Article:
If this is so, and demonstration is a sort of teaching and learning, then demonstration too is assumed from pre-existent knowledge, namely from common notions. For it is impossible to prove something without getting earlier as acceptable certain premisses from common notions; for just as it is not possible in geometric theorems to produce that the two sides of a triangle are greater than the third before the simple knowledge of triangle or the simple knowledge of angle, so also getting demonstrative knowledge without pre-existent knowledge is impossible. For the mathematical sciences as well as each of the other arts are achieved through this way. The same account holds for arguments, both deductive and inductive; for both of them produce their teaching through what is already known, since the one party assume their premisses as from premisses understandable by the interlocutor, the other indicating the universal through being obvious the particular. And rhetorical arguments too persuade in the same way: either through examples, which is induction, or through enthymemes, which is deduction.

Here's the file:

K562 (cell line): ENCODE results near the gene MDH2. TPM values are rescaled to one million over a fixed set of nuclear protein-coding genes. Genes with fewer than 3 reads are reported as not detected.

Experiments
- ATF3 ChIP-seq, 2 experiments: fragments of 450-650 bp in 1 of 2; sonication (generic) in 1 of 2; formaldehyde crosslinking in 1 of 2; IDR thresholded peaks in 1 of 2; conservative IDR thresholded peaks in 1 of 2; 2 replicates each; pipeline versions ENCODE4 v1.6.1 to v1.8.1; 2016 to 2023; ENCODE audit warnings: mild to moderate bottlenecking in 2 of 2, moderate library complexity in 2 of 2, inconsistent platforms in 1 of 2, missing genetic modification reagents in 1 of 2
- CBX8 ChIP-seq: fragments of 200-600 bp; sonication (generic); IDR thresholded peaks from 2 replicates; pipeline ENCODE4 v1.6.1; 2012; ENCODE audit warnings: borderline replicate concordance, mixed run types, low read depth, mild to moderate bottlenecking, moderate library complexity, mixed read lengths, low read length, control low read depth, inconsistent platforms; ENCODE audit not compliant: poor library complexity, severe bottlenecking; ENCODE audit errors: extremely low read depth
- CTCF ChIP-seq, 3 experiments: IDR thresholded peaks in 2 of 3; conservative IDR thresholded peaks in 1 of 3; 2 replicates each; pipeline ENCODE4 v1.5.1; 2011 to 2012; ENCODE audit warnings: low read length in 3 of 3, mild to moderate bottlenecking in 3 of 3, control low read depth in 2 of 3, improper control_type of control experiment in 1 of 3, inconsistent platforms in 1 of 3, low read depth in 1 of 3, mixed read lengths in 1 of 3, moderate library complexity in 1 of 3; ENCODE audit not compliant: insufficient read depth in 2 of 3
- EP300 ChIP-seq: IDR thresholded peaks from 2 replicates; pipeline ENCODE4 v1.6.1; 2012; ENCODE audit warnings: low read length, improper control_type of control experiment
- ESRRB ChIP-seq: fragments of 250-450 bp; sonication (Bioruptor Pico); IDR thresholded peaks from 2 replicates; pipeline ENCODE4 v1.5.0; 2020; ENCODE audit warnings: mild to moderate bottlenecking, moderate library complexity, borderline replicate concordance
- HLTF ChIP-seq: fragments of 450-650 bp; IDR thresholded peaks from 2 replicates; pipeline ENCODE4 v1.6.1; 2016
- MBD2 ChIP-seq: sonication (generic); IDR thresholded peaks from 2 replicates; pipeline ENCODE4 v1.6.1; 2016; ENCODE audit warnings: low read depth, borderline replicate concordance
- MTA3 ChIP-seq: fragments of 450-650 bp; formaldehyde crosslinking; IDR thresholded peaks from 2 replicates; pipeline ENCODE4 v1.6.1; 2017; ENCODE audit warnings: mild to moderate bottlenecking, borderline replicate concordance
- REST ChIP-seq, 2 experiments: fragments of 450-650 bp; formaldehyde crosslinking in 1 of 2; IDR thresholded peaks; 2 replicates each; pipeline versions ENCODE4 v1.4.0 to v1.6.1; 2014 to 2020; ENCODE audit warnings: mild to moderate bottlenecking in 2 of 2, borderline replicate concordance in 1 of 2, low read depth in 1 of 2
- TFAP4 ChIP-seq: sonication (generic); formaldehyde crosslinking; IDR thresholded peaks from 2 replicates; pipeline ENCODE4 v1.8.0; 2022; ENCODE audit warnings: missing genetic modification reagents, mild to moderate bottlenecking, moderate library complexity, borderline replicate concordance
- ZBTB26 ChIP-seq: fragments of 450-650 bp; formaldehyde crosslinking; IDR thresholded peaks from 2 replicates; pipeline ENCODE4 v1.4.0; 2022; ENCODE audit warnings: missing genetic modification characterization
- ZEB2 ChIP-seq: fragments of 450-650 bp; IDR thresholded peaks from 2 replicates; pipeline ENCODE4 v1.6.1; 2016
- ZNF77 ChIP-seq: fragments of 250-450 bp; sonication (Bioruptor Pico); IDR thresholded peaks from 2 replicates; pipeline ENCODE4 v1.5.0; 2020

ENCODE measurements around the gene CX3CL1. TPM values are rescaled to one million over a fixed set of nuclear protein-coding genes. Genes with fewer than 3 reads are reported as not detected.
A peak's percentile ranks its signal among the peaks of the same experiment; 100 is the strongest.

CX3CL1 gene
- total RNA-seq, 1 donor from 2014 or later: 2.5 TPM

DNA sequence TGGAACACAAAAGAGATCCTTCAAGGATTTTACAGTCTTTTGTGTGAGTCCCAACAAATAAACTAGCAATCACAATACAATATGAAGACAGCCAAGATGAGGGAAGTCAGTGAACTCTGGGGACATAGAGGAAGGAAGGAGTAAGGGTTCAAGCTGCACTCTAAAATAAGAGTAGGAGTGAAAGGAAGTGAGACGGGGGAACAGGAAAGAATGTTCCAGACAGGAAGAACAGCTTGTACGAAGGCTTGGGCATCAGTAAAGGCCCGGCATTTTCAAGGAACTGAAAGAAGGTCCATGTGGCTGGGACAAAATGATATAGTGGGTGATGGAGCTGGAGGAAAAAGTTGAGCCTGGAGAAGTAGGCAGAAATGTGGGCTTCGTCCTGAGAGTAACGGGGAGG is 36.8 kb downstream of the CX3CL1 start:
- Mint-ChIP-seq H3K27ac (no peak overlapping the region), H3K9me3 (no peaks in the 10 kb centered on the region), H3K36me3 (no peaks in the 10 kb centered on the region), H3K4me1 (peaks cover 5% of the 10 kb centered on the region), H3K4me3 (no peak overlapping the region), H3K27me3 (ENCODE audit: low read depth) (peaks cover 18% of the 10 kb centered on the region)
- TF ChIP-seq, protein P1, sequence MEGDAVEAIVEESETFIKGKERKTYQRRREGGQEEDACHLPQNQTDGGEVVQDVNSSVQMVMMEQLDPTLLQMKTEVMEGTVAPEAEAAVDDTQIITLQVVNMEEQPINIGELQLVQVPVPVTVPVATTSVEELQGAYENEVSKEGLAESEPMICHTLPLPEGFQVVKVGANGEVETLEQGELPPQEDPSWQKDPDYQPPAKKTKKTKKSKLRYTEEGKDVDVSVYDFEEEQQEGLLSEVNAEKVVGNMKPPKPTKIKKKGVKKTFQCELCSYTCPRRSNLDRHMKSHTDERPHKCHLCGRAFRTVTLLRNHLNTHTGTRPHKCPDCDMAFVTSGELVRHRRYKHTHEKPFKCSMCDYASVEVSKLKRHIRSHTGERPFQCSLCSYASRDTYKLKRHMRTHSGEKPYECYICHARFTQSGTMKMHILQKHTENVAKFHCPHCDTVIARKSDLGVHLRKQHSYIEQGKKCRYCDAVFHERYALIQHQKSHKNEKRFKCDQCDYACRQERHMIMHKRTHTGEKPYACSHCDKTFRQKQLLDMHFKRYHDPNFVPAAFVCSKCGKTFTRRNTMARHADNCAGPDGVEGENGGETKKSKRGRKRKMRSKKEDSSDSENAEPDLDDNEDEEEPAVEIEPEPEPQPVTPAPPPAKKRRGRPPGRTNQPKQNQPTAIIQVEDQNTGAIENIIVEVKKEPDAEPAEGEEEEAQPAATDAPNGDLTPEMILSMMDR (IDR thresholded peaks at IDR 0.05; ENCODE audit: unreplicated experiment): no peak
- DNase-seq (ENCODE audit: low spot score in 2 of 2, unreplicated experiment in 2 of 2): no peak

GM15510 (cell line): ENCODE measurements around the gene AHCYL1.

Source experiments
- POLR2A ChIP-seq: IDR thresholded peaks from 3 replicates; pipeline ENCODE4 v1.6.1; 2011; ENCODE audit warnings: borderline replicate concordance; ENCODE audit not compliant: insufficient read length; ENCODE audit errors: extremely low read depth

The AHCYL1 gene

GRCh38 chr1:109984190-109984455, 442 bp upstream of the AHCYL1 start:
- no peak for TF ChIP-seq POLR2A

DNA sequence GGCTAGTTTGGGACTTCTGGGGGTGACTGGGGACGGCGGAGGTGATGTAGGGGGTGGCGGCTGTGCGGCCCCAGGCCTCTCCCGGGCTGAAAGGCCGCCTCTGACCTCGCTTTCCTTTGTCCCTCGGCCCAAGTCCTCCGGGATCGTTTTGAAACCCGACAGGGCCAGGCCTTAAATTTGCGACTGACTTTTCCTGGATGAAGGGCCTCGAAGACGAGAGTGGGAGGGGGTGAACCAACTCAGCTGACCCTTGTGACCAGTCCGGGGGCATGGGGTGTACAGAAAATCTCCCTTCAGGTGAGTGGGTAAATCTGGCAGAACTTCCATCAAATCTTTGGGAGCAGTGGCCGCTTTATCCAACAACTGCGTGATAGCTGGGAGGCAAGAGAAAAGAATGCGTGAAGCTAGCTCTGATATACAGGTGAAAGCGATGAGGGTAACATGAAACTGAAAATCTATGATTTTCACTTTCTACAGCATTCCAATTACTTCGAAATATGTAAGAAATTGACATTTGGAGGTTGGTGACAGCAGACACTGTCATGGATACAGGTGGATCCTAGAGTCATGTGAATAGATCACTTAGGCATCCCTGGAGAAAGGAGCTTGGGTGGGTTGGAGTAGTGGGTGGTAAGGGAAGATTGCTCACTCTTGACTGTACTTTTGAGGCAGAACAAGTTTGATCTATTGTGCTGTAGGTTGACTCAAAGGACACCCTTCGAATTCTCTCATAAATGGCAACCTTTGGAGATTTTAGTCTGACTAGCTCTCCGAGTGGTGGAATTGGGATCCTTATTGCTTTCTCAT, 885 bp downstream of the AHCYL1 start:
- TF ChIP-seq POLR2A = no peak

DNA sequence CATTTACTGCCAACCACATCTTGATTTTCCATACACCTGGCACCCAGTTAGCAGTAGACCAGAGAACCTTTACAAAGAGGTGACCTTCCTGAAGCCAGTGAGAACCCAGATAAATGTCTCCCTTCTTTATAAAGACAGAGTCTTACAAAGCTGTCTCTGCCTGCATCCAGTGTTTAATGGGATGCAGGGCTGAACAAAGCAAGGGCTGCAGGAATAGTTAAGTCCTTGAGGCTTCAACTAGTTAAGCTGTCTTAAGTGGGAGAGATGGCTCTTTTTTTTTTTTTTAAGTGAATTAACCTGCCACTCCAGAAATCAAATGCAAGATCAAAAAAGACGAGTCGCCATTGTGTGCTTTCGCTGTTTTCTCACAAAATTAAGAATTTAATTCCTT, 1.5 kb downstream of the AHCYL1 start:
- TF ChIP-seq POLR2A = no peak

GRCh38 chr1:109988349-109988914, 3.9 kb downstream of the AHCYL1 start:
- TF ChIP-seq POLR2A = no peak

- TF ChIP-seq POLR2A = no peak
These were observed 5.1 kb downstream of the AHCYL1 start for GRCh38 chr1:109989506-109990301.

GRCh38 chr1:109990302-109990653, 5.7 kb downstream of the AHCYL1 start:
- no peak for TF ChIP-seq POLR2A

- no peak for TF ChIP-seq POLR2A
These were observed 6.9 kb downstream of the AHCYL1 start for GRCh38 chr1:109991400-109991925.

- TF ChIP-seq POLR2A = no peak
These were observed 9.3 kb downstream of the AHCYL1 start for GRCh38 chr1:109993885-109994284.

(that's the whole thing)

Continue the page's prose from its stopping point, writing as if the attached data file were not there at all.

As to “intellectual”, it was said as opposed to perceptive knowledge; for perceptive knowledge has not got some pre-underlying knowledge, as, for example, when said that this object is white; for perception produce its teaching even if there is no previously pre-underlying knowledge. Similarly, too, that this man here is Socrates; for it is my perception that demonstrated him to me, though unknown before.
So if, then, demonstration come about from pre-existent knowledge – yet intellectual pre-existent knowledge – demonstration then is from intellectual knowledge; and is called thus, since it intervene and grant us the path to the demonstrative method.
Bibliography: Aristotle’s Posterior Analytics, J. Philoponus in Analytics
Translation – text editing: George Kotsalis